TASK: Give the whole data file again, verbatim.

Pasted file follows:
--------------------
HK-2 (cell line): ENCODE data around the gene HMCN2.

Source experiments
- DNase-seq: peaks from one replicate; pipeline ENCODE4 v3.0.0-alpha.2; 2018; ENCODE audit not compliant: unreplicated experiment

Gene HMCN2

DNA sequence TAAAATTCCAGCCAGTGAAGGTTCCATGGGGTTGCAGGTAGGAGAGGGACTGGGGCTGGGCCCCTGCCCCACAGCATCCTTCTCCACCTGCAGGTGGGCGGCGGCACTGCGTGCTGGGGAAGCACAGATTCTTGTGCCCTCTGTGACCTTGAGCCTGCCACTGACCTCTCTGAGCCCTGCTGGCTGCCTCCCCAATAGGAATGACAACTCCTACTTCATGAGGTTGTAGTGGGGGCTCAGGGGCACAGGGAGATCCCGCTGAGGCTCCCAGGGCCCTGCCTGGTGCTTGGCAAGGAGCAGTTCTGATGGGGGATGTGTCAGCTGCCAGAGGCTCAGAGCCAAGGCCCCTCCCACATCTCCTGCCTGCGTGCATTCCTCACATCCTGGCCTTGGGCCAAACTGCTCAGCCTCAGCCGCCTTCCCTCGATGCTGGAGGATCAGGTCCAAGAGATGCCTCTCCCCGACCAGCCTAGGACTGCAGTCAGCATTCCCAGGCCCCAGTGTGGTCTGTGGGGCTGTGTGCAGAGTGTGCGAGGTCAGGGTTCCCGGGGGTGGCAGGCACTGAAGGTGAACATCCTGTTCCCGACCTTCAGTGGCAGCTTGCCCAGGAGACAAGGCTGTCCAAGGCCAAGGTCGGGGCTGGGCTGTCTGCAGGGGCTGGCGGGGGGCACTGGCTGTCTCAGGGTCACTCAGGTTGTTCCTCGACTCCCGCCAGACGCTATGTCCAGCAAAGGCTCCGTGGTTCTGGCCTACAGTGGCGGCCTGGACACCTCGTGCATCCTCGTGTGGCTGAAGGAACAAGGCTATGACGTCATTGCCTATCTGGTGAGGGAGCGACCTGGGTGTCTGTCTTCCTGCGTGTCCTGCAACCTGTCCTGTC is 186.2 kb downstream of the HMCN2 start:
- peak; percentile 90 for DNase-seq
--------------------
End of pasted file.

HK-2 (cell line): ENCODE data around the gene HMCN2.

Source experiments
- DNase-seq: peaks from one replicate; pipeline ENCODE4 v3.0.0-alpha.2; 2018; ENCODE audit not compliant: unreplicated experiment

Gene HMCN2

DNA sequence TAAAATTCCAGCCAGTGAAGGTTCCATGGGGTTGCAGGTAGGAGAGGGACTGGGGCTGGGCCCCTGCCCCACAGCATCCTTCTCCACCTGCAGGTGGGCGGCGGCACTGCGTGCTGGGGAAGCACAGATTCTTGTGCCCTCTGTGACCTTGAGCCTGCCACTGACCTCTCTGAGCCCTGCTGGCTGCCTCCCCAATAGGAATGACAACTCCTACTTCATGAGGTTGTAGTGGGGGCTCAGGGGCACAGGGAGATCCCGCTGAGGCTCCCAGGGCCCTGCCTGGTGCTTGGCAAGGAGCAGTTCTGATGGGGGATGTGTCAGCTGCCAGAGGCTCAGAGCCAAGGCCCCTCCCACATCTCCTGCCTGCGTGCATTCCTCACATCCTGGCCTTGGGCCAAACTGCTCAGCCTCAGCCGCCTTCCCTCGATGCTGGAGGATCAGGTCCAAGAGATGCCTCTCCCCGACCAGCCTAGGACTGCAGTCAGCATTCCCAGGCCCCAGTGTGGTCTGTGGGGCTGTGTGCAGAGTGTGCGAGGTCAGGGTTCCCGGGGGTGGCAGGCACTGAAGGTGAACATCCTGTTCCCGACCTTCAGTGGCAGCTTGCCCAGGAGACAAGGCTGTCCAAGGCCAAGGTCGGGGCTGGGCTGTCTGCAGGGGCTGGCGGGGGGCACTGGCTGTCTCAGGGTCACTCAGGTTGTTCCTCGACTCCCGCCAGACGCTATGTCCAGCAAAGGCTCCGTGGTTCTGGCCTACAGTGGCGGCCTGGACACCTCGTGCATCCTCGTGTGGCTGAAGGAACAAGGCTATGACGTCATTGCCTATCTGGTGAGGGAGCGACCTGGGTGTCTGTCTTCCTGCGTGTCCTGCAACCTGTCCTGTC is 186.2 kb downstream of the HMCN2 start:
- peak; percentile 90 for DNase-seq